This is the conclusion of a two-part examination of the demographic history of India, and the history of the demographic history of India. Find part one here.
Scions of Indra
Using dozens of ancient remains from Central Asia’s Sintasha culture that date to 1800 B.C. David Reich’s group has shown that people in the Indus Valley Civilization (IVC) did not carry this heritage of people on the Eurasian steppe, while modern Indians usually do (see above). On the whole, aggregating across Pakistan, India, and Bangladesh, and replicating the methods used by the Reich lab, including their model framework, I estimate that about 15% of the ancestry among modern South Asians can be attributed to people from the steppe. In the Northwest, it is closer to 25%. Among Brahmins all across the North, the figure hovers around 30% as well, while in the South Brahmins are 20% steppe. Peasants in the Gangetic plain are closer to 15% steppe. Dalits in the North have less than non-Dalit cultivators, while Dalits and tribal people in the South have almost no steppe ancestry (within South Asia, the Jatt farmers of Punjab seem to be the native group with the most steppe ancestry).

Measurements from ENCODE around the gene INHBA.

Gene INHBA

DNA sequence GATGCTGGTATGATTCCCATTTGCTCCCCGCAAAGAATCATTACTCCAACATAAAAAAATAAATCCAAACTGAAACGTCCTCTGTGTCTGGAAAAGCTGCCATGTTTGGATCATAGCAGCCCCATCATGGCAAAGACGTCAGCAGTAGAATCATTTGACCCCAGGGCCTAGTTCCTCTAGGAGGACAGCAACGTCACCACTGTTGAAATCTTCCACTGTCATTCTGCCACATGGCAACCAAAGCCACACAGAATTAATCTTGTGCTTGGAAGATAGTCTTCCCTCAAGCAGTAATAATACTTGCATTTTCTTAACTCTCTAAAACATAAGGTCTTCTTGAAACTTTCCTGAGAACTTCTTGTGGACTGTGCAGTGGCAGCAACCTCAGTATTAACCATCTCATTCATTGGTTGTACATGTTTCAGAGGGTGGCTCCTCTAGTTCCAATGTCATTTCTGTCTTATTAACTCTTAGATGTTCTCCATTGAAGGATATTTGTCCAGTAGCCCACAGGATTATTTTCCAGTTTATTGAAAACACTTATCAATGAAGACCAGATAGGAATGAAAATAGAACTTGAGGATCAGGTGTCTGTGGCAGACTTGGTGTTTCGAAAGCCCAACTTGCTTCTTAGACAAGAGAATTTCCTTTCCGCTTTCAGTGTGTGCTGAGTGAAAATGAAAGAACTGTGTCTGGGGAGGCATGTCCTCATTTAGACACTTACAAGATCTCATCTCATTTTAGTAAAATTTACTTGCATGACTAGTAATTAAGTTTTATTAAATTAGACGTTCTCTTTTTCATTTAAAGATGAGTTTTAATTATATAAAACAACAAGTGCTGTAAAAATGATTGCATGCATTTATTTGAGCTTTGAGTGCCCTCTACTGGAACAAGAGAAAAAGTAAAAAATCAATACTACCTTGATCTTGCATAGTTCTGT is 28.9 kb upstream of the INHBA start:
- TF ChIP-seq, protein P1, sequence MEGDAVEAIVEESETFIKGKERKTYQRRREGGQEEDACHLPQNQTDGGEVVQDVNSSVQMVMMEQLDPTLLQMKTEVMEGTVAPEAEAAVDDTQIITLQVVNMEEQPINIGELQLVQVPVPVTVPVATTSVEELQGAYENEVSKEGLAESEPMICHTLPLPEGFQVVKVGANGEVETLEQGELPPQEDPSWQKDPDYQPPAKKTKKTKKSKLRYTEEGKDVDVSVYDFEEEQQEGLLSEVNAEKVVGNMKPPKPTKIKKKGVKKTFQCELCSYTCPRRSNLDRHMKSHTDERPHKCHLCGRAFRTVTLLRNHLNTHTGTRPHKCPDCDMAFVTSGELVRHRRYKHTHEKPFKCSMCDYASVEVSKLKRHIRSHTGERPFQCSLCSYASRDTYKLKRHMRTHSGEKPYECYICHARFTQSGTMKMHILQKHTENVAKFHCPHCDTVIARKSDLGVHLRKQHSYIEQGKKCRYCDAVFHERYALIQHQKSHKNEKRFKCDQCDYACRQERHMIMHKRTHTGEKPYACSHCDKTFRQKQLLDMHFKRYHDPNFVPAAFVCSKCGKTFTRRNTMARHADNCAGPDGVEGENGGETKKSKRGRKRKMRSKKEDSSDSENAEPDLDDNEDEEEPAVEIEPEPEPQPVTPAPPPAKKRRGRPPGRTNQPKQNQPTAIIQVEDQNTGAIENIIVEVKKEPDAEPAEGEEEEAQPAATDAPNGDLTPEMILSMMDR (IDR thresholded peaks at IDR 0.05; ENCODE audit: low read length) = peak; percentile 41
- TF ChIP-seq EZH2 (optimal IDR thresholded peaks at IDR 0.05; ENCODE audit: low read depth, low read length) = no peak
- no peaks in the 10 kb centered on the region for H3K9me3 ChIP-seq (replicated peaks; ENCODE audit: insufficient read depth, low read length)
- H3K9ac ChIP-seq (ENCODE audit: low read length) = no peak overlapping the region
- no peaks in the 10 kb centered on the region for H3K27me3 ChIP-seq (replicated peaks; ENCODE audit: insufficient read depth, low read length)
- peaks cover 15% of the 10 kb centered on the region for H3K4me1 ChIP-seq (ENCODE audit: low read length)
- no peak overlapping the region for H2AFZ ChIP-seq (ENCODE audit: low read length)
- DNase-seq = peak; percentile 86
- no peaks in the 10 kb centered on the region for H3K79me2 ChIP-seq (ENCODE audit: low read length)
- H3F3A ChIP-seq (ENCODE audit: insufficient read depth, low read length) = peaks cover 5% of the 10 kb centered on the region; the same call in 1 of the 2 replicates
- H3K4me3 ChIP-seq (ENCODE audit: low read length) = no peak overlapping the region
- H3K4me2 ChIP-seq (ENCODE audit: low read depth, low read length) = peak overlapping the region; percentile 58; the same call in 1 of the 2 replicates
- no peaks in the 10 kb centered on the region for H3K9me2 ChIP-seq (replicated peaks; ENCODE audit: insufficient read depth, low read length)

Though more will be clarified in the future as ancient DNA within India emerges and undergoes analysis, the broad outlines are in place. We can place every Indian on a chart that estimates their contribution from the three ancestral streams: steppe, IVC, and “Ancient Ancestral South Indian” (AASI).